Forming community is more than making good decisions

I am enjoying getting to know my new cell. No, I do not have any pictures yet of us having a great time eating big bowls of soup together (although we do that). It is too soon. We are forming community. These things take time. For some of us, it is a scary thing to do! Instagram will come later.

Forming community is not a lost art…completely

Watching a group of semi-strangers form a group bent of truth and love is relatively unusual, in many places. So a few of us in the cell don’t know much about doing it yet. Just sitting around a dinner table and having a group conversation is a bit odd! It seems strange to say it, but I think a lot of us Americans tend to be consumers of relationships, leaving our wake strewn with empty wrappers or ending up strewn ourselves. We are tempted to think scrolling through our phones for prospective hook ups is normal human behavior. A lot of people are very alone and feeling isolated.

So when our leadership team was thinking last Monday about how they are forming community quite deliberately by forming Circle of Hope, it was not that easy for everyone to put their heads around the process. Rudimentary community was supposed to happen for all of us in a family, and that is not always the case. Now that the Lord calls us to make a family that has even deeper roots than our own, it is quite an enterprise!

Community in Christ requires miracle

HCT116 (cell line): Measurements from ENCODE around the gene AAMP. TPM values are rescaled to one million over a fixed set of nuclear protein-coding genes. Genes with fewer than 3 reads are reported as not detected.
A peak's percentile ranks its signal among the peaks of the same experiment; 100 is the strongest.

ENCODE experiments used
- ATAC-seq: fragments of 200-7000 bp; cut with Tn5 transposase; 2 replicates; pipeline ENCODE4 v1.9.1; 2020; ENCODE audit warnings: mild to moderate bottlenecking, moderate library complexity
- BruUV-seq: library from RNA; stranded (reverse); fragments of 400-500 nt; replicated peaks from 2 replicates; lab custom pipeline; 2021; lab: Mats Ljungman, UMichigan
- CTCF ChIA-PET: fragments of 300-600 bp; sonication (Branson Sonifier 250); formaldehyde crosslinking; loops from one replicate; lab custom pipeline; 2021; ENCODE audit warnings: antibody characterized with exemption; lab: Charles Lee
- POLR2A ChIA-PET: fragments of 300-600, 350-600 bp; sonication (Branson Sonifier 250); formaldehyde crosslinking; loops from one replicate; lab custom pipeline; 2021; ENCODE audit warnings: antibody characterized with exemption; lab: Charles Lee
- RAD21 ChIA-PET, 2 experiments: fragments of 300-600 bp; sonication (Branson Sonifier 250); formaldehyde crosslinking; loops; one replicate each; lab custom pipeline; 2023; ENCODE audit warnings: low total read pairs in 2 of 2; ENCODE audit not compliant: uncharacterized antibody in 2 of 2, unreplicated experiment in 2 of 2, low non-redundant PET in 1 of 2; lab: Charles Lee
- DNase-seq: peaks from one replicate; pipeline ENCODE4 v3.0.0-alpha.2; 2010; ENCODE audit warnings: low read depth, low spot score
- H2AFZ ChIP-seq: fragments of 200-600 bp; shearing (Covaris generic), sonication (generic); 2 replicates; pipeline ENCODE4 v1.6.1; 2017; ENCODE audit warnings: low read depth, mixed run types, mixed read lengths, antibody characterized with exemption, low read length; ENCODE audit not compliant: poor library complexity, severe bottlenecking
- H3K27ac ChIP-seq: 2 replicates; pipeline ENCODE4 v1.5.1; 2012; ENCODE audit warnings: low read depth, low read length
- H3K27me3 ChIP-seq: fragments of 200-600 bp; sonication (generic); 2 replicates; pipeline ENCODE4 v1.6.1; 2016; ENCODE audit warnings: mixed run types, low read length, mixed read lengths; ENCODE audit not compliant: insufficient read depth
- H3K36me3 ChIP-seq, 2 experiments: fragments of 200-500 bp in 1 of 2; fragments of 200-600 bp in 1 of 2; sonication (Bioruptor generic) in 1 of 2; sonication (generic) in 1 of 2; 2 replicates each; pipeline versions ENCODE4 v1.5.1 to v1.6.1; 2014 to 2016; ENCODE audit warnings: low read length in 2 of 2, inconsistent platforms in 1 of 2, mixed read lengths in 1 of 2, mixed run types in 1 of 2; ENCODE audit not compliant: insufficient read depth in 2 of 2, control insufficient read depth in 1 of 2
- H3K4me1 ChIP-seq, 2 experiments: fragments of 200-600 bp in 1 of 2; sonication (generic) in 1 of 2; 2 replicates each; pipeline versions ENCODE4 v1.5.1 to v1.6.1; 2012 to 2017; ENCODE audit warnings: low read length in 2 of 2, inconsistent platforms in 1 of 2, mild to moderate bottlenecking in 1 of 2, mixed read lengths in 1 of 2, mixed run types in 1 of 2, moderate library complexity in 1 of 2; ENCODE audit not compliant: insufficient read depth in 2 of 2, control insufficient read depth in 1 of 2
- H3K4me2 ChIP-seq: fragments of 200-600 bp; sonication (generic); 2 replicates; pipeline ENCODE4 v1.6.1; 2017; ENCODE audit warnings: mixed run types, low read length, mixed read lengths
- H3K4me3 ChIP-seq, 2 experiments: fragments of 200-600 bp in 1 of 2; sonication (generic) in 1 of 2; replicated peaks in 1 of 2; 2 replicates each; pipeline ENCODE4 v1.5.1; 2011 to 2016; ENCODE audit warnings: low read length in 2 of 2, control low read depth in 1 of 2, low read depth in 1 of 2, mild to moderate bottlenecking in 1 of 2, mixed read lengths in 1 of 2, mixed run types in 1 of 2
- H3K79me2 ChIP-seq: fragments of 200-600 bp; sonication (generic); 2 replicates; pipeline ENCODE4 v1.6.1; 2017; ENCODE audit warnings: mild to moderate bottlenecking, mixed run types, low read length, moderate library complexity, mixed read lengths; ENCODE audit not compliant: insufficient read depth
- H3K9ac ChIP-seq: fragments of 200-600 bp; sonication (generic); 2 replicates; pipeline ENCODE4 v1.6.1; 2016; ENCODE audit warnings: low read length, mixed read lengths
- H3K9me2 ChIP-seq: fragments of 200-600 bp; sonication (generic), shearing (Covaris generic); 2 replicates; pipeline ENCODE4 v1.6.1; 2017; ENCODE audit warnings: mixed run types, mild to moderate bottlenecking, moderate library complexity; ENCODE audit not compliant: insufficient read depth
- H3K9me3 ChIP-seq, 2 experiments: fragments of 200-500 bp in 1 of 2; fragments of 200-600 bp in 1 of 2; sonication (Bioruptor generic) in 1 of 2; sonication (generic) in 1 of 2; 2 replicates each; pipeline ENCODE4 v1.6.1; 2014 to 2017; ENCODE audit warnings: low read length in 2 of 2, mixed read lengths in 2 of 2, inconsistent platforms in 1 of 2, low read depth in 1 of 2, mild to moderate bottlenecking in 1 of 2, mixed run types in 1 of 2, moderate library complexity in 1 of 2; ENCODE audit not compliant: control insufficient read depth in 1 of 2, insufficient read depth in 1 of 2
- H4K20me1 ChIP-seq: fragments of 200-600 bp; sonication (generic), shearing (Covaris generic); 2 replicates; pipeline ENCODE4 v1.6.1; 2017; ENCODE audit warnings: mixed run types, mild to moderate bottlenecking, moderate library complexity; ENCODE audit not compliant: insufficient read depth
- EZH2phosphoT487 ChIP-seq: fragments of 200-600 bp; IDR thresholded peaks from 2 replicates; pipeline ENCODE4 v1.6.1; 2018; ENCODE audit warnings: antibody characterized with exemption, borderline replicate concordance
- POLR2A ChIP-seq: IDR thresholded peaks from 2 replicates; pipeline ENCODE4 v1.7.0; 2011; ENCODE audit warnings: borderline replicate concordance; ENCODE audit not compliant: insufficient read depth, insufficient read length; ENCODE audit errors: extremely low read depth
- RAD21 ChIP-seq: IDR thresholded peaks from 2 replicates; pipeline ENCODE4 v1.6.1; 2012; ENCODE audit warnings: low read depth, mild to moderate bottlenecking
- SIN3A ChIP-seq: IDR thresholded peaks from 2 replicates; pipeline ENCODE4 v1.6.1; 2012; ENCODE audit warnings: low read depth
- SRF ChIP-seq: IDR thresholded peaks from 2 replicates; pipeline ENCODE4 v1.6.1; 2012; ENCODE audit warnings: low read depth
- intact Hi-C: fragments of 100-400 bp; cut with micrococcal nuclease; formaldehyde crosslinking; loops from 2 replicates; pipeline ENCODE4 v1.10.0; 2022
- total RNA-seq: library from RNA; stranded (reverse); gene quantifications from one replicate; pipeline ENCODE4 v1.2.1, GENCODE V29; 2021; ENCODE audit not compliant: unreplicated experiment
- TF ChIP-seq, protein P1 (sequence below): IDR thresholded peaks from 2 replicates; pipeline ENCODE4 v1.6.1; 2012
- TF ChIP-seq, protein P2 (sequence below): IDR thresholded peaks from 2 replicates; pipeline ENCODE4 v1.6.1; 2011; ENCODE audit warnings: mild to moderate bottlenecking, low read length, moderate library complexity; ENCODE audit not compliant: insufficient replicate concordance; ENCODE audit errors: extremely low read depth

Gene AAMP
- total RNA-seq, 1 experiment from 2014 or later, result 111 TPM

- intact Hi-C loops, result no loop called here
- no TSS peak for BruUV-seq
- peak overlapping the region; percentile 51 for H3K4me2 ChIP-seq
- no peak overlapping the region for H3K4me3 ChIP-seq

For one thing, the enterprise begins with believing that Jesus is leading his church. That means our Leadership Team believes they are relating to Jesus in real time and everyone else can too. That’s why we can maintain a dialogue of speaking the truth in love with one another — the love of Jesus at work in us compels us to do it!

What’s more, our leaders assume we are together as the church in our cells, meetings and teams because we have encouragement from being united with Christ. It feels good to be our true selves as part of this new community Jesus is making.  We are drawn toward the joy of being at peace with God, other people, and all of creation. The “shalom” we seek is happening, not just in our minds, but person to Person as a member of the Body.

Even more, they help us to work hard to protect our togetherness for many reasons

  • Our community is a calling from God. We are to be like-minded, to have the same love, to be one in spirit and purpose.
  • The church is rather fragile. Everyone in our cells and congregations needs to learn how to look out for the interests of everyone, not merely themselves.
  • It is daring to try on God’s expansive, inclusive love like a new set of clothes. We want people to feel safe to take courageous steps to care, to be openhearted even though they have been hurt, to listen even though they feel defensive about what they already think. One thing that will help us be brave is knowing that people acting contrary to Christ’s model won’t be leading them.

We want to form a place where loneliness is healed

We have a way we make decisions as a church, led by our Leadership Team. We do stuff and it takes communicating and organizing. But how we make decisions is less important than the heart of why we are in this together in the first place. The character of our process is the heart we protect because we are not like the systems of the world, nor do we incorporate most of their philosophies. We are not autonomous. We don’t need to be alone anymore, or good enough to be wanted. Our process for forming community is designed to teach Jesus and demonstrate an alternative way of life in which we are led by Truth and Love.

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